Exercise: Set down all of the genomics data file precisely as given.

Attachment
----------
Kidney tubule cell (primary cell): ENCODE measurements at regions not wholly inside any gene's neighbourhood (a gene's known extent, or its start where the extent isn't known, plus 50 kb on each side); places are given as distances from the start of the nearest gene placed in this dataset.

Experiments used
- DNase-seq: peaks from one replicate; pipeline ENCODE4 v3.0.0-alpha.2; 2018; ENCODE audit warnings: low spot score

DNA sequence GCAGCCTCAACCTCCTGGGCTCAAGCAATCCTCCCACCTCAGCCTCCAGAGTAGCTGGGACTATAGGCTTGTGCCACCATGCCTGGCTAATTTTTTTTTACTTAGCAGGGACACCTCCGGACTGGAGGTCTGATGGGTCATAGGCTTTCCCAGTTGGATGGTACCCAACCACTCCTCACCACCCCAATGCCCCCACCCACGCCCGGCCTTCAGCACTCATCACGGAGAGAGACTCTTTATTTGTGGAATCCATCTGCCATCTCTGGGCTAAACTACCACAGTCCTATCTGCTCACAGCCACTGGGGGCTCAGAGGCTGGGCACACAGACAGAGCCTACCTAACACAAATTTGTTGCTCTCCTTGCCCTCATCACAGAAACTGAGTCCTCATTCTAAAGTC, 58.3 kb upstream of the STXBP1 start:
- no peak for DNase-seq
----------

Kidney tubule cell (primary cell): ENCODE measurements at regions not wholly inside any gene's neighbourhood (a gene's known extent, or its start where the extent isn't known, plus 50 kb on each side); places are given as distances from the start of the nearest gene placed in this dataset.

Experiments used
- DNase-seq: peaks from one replicate; pipeline ENCODE4 v3.0.0-alpha.2; 2018; ENCODE audit warnings: low spot score

DNA sequence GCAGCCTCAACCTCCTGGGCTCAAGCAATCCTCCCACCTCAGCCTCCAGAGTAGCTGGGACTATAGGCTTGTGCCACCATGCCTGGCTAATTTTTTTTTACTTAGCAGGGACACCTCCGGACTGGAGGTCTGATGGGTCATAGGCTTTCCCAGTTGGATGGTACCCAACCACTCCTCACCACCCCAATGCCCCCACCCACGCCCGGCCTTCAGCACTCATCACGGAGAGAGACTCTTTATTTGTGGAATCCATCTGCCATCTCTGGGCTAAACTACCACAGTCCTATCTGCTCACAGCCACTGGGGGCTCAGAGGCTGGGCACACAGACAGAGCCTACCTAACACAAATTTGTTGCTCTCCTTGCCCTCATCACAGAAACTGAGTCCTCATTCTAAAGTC, 58.3 kb upstream of the STXBP1 start:
- no peak for DNase-seq